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Insurance companies undervaluing "totalled" cars?

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There’s a great article on Insure.com about the way in which many insurance companies decide just how much your “totalled” car is worth. Disclosures in recent litigation have revealed that (gasp) many insurance companies tend to stray away from the standard Kelly Blue Book and instead use value databases that result in much lower car values. Apparently, to the shock of…well, no one, this is done intentionally to avoid having having to pay more money to motorists who have lost their vehicles in an accident.

From the article at Insure.com:

Unlucky folks who’ve had their wrecked cars totaled often note that their insurance company checks for their totaled cars were much lower than they expected. The Kelley Blue Book and National Automotive Dealership Association (NADA) Guide — references that we’ve been led to believe are definitive sources of used-car values — often show higher car values than what people received from their auto insurers.

That’s because insurance companies subscribe to private databases of car values, from which they pull dollar amounts for cars. So, while you may be leafing through Kelley Blue Book to find the value of your 1996 Honda Accord, your insurance company is looking at a proprietary database to which you don’t have access. The main car-value database competitors are: ADP Claims Solutions Group (which uses data from 1,200 dealers and thousands of automobile trade publications), based in San Ramon, Calif.; CCC Information Services, based in Chicago; and Mitchell International out of San Diego (which uses an average of the Kelley Blue Book and NADA values). But these databases, and in particular the one from CCC, can allegedly be used for fleecing you out of the real-world value of your car.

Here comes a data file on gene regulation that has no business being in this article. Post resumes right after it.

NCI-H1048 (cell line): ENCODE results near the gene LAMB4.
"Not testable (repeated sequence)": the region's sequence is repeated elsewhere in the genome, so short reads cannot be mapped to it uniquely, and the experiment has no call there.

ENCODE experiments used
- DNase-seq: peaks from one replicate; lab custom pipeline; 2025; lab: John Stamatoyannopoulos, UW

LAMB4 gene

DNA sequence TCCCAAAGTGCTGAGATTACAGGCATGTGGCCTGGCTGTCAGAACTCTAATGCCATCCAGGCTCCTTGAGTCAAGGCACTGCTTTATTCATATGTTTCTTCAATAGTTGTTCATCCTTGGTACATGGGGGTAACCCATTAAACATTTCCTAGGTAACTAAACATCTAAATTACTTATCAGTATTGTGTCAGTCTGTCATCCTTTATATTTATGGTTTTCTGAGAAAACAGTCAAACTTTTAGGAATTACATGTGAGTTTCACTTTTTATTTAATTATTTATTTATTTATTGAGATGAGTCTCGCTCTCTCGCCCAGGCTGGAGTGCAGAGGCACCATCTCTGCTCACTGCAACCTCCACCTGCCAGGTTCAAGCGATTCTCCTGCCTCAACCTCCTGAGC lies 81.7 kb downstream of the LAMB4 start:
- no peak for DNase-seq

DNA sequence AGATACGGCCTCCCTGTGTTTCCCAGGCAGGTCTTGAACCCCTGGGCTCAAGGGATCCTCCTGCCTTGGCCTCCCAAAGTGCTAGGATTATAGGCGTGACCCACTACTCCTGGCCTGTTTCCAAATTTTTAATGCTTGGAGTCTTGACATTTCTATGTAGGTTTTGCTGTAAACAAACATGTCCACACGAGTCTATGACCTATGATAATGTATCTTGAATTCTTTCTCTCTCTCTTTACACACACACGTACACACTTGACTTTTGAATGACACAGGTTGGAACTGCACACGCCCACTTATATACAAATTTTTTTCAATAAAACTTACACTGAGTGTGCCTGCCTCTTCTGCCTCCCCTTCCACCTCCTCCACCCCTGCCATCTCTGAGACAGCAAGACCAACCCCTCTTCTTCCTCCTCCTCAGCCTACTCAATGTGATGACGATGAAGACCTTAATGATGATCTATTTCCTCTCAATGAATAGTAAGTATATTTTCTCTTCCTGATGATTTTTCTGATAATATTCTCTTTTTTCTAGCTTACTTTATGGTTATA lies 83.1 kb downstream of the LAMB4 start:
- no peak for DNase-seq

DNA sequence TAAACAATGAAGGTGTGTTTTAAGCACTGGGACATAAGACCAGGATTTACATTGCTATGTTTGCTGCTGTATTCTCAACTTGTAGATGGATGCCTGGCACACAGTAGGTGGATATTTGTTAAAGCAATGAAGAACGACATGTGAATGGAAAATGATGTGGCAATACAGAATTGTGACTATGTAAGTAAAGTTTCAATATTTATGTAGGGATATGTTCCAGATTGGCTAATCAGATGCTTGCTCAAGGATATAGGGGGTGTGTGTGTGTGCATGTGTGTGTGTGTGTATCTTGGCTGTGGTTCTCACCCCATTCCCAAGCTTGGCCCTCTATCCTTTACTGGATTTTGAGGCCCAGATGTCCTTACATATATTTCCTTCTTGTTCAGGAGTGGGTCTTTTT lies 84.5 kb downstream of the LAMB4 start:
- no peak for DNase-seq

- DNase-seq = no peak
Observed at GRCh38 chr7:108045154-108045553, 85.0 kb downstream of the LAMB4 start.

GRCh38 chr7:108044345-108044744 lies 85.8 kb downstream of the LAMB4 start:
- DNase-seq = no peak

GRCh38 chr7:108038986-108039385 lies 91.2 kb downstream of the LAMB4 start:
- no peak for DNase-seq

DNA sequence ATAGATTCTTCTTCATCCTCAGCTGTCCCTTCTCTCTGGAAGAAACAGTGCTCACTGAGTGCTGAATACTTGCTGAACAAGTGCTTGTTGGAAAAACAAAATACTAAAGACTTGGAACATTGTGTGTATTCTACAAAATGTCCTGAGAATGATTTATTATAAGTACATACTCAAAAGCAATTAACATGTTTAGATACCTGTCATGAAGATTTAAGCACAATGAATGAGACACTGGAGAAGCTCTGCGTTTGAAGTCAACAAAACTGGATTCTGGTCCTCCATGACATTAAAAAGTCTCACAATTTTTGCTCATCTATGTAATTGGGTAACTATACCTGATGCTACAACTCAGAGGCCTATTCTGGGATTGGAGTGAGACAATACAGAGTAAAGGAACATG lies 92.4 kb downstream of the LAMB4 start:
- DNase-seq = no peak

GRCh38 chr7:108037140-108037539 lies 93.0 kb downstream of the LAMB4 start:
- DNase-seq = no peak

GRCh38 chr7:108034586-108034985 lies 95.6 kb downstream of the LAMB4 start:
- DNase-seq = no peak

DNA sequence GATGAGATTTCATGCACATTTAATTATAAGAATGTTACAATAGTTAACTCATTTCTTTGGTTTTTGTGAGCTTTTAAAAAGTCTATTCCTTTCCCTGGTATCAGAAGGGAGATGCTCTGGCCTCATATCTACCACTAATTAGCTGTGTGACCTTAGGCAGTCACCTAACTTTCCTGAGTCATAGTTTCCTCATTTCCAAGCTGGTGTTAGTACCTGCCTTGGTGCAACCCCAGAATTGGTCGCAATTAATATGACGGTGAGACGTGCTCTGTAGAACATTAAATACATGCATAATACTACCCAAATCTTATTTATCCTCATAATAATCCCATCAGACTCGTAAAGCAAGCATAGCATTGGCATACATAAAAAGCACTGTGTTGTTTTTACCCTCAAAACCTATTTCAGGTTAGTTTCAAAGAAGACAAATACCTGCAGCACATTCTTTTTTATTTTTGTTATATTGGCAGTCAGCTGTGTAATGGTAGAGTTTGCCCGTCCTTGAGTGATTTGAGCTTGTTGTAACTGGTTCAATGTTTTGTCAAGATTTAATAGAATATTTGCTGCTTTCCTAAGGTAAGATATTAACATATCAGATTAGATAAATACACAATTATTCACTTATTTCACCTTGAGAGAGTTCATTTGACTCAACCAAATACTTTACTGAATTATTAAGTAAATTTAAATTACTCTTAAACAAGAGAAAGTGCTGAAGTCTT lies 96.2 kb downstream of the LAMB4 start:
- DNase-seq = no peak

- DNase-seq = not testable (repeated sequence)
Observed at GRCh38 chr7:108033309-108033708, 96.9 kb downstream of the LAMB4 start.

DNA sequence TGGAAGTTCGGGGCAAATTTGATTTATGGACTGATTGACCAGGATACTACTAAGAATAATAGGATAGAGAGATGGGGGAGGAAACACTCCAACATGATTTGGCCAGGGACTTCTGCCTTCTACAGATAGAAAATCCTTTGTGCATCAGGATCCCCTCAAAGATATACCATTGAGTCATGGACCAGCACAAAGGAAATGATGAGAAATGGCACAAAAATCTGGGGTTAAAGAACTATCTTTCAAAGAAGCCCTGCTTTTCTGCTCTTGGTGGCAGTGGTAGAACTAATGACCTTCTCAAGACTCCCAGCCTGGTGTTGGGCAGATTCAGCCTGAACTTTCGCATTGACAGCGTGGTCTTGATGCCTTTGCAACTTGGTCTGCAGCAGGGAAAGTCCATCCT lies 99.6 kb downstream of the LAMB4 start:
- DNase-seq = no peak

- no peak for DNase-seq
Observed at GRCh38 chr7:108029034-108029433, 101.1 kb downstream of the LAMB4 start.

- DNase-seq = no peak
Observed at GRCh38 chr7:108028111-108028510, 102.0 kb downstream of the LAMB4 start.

Internal Farmers Insurance Co. documents submitted in the discovery process of pending litigation (including the pending case Buratovich vs. Farmers Insurance Exchange and Farmers Insurance Co. of Arizona and CCC Information Services Inc. case out of Arizona), allegedly show how these databases can be used by insurers for a systematic pattern of “ratcheting down the price the insurer has to pay a policyholder for his totaled vehicle,” according to Stephen Ryan, an attorney based in Scottsdale, Ariz. Ryan represents the plaintiff in Buratovich vs. Farmers, et al. and has investigated CCC for an article he wrote for Trial magazine in June 1999. He also represents three other plaintiffs in similar car-value cases, also filed against Farmers Insurance.

Read the full article here.